Alex Bregman had already made up his mind to turn down the Boston Red Sox and instead enroll at LSU as he watched upstart Stony Brook celebrate a College World Series berth following their upset of the Tigers in Baton Rouge last year.
The next day, Bregman logged on to the social media site Twitter and guaranteed the Tigers would get to Omaha in 2013, when he would be their new shortstop.
“I knew I would be able to make a difference and expected I could do even more than I’ve done so far,” said Bregman, recently named the national freshman hitter of the year by the National Collegiate Baseball Writers Association and All-America by Baseball America. “I’m just happy we’re in Omaha, and that’s the main reason I came to school. I just wanted to win a national championship.”
Thanks to a foundation of youth that includes players like Bregman, freshman outfielder Mark Laird and the sophomore ace of the pitching staff, Aaron Nola, LSU (57-9) will be among the favorites in Omaha after tying a school record for wins. The Tigers open play on Sunday against UCLA, and the so-far unbeatable Nola (12-0), will be on the mound.
Mason Katz is among the four-year seniors who would have comprised the first class since 1982 not to make at least one trip to Omaha during their LSU careers had the Tigers not made it this year. Katz is quick to give credit to rise of younger players.
“Those were pieces we were missing from last year,” Katz said.
Nola was 7-4 as a freshman. This season, he has been arguably the best pitcher in college baseball, not losing a game in the formidable Southeastern Conference, then going 2-0 so far in the NCAA tournament.
While Nola’s fastball can reach the low- to mid-90s, he does not have to try to overpower hitters because he is seemingly able to put his fastball, breaking ball and off-speed pitches wherever he wants.
But what also impresses Nola’s coaches and teammates is the hurler’s unshakable confidence and mental toughness.
For coach Paul Mainieri, one of Nola’s defining moments came in the NCAA regional round, when three errors committed behind him allowed Sam Houston a five-run first inning. Nola responded with six shutout innings as LSU roared back.
In the super regional, Nola went head-to-head against Oklahoma ace Jonathan Gray, the third overall pick in the draft. He pitched a two-hit shutout in a 2-0 win — and Katz will never forget a brief conversation he had with Nola in the tunnel behind the dugout around the sixth inning.
“I went down there and said, ‘Hey, we’re going to get a run.’ And he goes, ‘Well, if you score one, we win,’” Katz recalled. “That’s who Aaron is. He always keeps us in the game.”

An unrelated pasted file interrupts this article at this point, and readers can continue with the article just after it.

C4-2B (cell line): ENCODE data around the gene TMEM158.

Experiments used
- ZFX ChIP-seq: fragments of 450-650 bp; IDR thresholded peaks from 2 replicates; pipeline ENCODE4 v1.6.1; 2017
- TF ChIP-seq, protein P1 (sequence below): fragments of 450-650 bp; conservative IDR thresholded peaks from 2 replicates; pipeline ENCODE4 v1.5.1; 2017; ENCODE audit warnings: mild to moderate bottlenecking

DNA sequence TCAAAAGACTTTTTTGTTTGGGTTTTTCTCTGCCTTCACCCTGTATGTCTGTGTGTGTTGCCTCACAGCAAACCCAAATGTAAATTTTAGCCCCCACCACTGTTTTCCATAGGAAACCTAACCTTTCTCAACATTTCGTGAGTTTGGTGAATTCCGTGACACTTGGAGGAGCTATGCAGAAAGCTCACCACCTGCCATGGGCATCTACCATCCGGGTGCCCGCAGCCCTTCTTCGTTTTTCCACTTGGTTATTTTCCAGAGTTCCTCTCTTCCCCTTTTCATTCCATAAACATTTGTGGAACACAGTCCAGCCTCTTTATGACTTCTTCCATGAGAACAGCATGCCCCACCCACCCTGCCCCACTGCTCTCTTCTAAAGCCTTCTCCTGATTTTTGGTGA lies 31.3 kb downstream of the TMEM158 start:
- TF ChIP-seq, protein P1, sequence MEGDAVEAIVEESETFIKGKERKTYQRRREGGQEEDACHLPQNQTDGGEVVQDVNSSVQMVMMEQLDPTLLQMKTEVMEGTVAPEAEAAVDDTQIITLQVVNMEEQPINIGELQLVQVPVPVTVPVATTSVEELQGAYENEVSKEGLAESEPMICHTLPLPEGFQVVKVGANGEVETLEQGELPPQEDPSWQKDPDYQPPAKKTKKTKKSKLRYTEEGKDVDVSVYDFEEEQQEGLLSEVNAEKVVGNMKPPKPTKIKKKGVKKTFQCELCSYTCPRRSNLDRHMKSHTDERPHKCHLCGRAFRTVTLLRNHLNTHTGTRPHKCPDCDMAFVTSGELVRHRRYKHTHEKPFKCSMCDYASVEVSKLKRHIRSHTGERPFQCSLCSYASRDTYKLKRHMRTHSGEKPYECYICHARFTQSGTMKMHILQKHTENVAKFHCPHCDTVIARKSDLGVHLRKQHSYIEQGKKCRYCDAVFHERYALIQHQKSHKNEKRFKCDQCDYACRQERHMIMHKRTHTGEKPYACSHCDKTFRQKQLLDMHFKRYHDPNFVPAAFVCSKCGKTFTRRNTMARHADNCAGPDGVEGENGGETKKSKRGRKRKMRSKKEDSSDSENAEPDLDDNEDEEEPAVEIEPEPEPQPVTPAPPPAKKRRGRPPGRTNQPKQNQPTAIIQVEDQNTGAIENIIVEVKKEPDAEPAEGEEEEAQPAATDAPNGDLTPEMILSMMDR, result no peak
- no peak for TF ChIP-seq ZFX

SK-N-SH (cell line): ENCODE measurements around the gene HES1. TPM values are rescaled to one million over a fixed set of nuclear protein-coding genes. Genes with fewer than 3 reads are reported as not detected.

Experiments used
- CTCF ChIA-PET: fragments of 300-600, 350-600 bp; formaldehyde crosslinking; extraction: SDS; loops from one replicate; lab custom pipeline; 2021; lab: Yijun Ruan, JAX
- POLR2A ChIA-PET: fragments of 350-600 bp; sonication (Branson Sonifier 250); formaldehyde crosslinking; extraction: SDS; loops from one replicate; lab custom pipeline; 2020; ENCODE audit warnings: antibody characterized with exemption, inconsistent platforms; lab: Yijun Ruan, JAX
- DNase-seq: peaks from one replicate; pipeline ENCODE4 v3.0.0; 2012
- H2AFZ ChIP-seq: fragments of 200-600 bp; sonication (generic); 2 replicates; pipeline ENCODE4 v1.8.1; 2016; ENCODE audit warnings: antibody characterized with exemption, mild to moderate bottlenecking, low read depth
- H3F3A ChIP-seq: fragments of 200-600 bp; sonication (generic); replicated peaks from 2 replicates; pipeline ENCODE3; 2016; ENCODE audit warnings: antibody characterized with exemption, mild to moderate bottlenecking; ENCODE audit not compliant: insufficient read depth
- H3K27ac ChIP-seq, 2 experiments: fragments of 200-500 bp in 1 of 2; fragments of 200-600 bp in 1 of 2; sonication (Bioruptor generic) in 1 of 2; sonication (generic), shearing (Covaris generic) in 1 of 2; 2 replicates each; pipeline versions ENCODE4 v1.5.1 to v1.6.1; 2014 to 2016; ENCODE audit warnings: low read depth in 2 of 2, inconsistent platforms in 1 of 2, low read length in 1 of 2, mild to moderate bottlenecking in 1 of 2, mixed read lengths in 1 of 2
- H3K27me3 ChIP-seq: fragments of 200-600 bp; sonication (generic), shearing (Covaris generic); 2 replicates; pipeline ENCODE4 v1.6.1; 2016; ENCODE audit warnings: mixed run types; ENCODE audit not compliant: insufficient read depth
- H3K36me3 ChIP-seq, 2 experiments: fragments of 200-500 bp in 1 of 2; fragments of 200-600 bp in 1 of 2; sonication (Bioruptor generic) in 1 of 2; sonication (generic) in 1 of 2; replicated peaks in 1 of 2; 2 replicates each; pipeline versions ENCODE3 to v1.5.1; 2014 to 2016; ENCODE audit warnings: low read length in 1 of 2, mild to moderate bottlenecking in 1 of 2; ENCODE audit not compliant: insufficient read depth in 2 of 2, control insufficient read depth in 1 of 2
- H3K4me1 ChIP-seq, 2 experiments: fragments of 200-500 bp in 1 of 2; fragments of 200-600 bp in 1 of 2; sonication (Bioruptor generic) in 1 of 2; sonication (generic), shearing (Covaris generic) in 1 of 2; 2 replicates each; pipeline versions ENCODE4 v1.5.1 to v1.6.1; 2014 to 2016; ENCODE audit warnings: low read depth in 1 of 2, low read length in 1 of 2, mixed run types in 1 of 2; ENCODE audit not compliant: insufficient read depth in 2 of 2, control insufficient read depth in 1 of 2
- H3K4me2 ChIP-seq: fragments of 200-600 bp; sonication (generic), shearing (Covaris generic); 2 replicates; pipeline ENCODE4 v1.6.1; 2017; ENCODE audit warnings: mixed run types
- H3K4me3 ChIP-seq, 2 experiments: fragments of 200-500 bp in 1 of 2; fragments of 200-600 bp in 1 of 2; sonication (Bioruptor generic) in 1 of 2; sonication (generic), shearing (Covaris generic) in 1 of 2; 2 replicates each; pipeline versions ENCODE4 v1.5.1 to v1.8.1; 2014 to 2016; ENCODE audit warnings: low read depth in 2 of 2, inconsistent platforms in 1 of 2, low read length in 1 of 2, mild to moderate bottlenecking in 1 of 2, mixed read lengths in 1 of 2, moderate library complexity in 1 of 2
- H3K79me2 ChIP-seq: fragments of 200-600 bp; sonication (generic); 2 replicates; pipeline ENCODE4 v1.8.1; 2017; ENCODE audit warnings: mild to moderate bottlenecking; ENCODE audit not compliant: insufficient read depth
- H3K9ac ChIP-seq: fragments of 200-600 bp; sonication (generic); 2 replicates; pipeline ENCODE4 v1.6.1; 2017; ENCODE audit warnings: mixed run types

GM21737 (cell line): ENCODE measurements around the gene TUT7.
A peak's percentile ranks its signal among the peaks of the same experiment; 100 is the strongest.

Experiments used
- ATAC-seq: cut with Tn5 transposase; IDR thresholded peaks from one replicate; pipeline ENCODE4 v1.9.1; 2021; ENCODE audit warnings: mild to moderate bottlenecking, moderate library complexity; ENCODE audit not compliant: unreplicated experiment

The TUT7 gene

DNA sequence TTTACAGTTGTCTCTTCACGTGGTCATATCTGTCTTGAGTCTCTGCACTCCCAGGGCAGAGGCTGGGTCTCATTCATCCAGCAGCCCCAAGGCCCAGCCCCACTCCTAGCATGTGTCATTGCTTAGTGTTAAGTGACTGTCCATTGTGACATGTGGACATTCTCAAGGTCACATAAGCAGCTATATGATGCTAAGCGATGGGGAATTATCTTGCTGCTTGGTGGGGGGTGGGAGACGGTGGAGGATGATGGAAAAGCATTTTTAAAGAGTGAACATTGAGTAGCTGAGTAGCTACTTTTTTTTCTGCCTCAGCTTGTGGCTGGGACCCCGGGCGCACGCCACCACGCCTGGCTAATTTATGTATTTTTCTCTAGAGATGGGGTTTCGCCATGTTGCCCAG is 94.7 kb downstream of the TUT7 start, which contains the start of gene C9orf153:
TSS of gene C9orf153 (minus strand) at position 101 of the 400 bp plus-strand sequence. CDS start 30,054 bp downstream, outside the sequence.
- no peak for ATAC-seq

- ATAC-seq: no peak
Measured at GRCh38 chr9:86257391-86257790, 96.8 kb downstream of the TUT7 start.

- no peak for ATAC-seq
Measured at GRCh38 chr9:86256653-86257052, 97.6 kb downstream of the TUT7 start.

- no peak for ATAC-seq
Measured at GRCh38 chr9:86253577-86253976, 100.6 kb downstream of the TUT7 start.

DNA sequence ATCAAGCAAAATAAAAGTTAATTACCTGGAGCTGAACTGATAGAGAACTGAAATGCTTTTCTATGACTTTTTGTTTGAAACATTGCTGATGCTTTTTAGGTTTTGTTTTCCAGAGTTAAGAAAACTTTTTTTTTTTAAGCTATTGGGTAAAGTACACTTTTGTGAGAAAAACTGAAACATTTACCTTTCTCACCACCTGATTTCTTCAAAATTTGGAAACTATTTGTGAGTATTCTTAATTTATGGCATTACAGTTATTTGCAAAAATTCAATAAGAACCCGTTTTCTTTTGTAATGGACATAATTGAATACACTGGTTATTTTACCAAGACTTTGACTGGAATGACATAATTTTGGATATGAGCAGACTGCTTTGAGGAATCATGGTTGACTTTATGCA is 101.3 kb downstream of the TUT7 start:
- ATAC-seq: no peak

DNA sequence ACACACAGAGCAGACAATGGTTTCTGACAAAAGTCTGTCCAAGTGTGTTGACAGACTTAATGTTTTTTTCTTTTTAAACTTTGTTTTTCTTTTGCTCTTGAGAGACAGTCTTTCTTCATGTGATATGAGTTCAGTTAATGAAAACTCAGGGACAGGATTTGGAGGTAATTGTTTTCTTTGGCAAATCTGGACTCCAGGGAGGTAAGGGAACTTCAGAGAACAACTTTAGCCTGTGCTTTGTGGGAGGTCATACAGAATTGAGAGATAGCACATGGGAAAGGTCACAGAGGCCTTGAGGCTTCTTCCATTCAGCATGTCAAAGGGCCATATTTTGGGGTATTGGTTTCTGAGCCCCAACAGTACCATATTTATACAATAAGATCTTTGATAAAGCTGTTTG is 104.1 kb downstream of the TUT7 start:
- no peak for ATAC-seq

The way the double-elimination College World Series is set up, LSU could pitch Nola as many as three times, and Nola said he embraces the chance to take as much responsibility for LSU’s success as the team gives him.
“I feel good about it. We’re playing for everything,” Nola said. “You’re supposed to have that mentality that, ‘I’m the best.’ ... Every time I go on the mound, that’s how I think.”
Mainieri describes Bregman as player who combines supreme talent with an unsurpassed work ethic — the kind of player he finds in the batting cage, alone, at 8 a.m. on a fall Sunday, or persuading a team manager to hit him grounders when everyone else has left the stadium, and the lights are off, forcing him to field the ball in darkness.
“You can’t fake that,” Mainieiri said. “He just loves it that much. ... He’s going to get every accolade you can get in your time here and you can’t do that without talent, but unfortunately some kids that have a lot of talent don’t have that kind of work ethic.”
Bregman has hit .380 this season with six home runs, 18 doubles, seven triples and 52 runs batted in. His 104 hits are an LSU freshman record. He has stolen 16 bases on 17 attempts.
He might not have come to LSU if not for a broken finger that sidelined him his senior year of high school. Bregman arrived at LSU expecting to be a difference-maker, and endeared himself to teammates by putting them first. Katz recalled standing nearby, last fall, when Bregman was asked about his goals.
“He said, ‘Get the seniors to Omaha,’” Katz recalled. “To have a freshman come in and not care about personal statistics or anything — just to help us go to Omaha and win a national championship — that’s a guy you want to play with.”
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